As Kwanzaa approaches, African cuisine deserves some kudos on the cuisine scene. African food is a rich melange of dishes,
with regional takes on seasonings and preparation methods. Traditional foods combined in exotic ways reflect both native and
foreign influences, accumulated and integrated over hundreds of years. If you haven’t explored the world of African cuisine,
you’re in for a treat. A taste of this regionally diverse and rich cuisine may be just around the corner, in a family restaurant near you. If you’re not so lucky, there are a number of fabulous cookbooks available.
The staples of African food consist in the majority of tubers, starches and vegetables. Cassava, yams, okra, greens, tropical
fruits such as coconuts and bananas, corn, rice, millet, peanuts, sorghum and barley are mainstays of the diet, depending on
the region. Meat is used sparingly in some areas, but seasonings weigh heavily in imparting the distinctive exotic tastes
found throughout Africa. Mixtures of hot spices permeate traditional African food.
Foreign influences introduced the peanut, pepper, tomato, pineapple and cayenne pepper to local dishes. The Portuguese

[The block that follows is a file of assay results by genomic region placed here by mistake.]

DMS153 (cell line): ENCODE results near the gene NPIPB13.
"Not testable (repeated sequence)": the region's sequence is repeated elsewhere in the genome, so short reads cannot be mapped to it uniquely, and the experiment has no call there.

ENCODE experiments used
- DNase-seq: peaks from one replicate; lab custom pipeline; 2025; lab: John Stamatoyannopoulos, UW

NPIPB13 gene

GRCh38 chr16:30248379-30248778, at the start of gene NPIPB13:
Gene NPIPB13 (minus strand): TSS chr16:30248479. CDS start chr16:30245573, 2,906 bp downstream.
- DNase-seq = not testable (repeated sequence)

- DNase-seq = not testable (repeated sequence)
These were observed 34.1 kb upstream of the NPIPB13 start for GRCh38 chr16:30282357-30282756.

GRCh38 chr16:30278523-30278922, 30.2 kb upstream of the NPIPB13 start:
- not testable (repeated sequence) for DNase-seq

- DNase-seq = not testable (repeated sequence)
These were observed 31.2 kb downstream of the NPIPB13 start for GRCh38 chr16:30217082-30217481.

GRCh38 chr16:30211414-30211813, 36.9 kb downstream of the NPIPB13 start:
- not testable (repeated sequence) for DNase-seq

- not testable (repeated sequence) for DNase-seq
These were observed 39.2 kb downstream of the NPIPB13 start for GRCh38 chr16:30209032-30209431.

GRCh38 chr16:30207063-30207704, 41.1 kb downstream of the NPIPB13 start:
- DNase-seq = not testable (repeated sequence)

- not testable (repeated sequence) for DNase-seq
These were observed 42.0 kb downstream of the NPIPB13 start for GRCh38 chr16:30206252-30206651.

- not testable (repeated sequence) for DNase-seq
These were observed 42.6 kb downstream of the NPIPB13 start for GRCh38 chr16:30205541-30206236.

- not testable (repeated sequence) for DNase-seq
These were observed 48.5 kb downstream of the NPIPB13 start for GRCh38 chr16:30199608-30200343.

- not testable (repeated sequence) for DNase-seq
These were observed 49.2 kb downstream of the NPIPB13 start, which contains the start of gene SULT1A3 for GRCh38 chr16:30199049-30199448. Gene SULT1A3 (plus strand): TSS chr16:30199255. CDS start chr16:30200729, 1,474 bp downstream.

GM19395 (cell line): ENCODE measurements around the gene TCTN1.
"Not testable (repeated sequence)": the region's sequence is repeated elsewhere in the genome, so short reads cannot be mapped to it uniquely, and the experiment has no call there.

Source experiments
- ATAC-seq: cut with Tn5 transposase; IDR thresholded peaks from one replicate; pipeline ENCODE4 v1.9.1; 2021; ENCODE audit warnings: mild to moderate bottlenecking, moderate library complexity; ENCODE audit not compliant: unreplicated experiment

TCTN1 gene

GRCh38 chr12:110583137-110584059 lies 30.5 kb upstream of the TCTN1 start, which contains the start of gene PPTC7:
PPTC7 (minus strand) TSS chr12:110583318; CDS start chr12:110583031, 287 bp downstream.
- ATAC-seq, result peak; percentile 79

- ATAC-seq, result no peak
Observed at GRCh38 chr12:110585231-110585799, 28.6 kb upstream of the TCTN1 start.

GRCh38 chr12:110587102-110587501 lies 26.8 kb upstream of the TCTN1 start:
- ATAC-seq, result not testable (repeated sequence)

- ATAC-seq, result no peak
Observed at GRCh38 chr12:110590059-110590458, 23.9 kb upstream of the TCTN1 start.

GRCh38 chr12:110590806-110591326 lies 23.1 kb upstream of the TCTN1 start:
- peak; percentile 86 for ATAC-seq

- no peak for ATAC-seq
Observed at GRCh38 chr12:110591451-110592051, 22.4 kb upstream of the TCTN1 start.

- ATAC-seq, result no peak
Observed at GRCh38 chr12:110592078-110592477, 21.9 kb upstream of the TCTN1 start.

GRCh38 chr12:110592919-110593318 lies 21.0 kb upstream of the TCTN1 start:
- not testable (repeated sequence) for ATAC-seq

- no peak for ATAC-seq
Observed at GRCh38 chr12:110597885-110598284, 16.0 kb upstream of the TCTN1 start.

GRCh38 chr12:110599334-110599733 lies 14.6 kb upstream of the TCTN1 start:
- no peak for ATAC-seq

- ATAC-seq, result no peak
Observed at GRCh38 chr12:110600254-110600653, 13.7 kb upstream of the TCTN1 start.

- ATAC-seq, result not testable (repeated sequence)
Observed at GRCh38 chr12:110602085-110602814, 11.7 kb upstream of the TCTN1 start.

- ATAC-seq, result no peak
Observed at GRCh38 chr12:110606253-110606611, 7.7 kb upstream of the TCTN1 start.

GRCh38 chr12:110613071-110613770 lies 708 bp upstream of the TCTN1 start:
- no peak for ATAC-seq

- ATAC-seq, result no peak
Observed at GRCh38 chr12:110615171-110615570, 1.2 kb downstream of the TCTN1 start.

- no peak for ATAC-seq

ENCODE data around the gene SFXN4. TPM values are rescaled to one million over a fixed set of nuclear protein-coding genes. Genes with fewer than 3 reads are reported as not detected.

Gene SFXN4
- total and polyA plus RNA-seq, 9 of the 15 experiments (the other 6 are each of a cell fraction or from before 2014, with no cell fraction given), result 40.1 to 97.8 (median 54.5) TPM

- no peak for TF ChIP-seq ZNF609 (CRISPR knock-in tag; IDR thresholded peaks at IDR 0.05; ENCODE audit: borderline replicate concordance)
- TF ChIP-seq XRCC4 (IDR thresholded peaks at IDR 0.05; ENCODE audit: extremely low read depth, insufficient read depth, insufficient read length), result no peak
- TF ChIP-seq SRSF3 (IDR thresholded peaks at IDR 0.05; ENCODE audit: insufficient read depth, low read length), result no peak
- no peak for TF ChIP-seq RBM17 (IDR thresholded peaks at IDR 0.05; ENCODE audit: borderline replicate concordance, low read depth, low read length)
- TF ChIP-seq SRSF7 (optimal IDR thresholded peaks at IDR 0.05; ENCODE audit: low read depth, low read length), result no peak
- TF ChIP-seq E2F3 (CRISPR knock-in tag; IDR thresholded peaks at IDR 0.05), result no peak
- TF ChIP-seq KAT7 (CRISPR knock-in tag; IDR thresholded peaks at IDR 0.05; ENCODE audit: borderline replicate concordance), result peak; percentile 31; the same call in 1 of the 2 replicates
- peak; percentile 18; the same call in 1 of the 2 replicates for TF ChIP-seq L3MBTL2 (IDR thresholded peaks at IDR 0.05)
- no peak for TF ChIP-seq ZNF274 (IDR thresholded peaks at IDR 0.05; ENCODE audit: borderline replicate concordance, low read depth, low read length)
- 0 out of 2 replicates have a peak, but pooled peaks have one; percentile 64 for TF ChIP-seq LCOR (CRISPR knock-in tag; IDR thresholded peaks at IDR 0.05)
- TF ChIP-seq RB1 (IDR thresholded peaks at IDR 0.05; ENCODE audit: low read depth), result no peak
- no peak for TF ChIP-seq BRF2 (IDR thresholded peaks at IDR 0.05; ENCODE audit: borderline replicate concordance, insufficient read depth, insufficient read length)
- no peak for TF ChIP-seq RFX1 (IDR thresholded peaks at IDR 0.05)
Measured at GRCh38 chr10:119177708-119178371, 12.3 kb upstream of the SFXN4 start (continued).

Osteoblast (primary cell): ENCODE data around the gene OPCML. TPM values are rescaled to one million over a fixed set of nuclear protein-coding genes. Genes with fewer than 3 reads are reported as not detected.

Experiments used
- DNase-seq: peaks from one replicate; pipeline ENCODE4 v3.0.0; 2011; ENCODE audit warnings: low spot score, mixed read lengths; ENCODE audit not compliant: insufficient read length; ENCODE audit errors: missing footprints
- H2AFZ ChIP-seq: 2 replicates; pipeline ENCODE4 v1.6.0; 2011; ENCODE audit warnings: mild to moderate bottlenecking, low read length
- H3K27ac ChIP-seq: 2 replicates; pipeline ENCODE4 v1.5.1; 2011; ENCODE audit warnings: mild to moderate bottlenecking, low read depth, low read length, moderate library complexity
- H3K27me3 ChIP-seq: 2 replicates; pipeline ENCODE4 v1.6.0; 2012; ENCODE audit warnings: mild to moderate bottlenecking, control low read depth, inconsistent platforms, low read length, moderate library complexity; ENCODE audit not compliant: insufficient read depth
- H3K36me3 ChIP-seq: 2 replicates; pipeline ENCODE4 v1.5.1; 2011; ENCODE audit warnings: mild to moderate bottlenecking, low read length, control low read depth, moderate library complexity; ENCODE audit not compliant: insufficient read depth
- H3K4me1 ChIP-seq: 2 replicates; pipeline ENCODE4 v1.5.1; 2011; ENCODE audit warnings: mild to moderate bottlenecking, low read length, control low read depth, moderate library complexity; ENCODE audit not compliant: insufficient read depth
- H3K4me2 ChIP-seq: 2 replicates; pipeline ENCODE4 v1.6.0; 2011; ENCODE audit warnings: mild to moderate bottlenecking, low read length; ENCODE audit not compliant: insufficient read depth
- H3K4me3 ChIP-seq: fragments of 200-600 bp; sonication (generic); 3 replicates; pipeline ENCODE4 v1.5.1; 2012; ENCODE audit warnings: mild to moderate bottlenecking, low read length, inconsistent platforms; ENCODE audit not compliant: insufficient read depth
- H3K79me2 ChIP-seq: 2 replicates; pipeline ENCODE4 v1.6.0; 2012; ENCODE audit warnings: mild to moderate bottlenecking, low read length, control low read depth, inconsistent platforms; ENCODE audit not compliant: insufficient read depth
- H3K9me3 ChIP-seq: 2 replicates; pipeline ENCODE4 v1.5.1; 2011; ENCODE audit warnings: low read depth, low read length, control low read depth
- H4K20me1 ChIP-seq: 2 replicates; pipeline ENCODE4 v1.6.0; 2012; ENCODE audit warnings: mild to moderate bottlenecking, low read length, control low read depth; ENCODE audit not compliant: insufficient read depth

introduced the domesticated pig, now an integral part of East African cuisine. French, British and Indian colonizers
nonetheless had a positive effect on traditional African food, bringing curry, chappatis, relishes and spicy lentil soups to
the African table.
To Ethiopia, in Eastern coastal Africa, the Arabs brought a number of spices, including cloves, cinnamon and saffron, used in
steamed rice combined with meat, vegetable, tuber, milk and honey dishes, enhancing the already rich and abundant
combinations. Pomegranate juice is an important ingredient in coastal Swahili dishes.
Western African foods reflect the heavy use of fish and meat, as these foods are plentiful in the region and are characteristically hot and spicy. Stews are highly favored, and pack a punch, especially for the Western palate.
The French influence is clear on the western coasts of Africa. Chiles, ginger and hot cayenne marinades are artfully combined
with local vegetables, peanut, palm and coconut oils, garlic and sharp marinades, making a definite food statement.
African food cannot be quantified in a word. Africa, the second largest continent, should not be discounted or dismissed for
lack of diversity. African food is as diverse as the continent, with an
array of imaginative and regionally unique dishes to tempt your palate.
Take a look on the net, or go to your local bookstore. The flavors of African food beckons. If you know someone who celebrates Kwanzaa, ask them about the rich heritage of African food. Bring your taste buds to the table, and enjoy!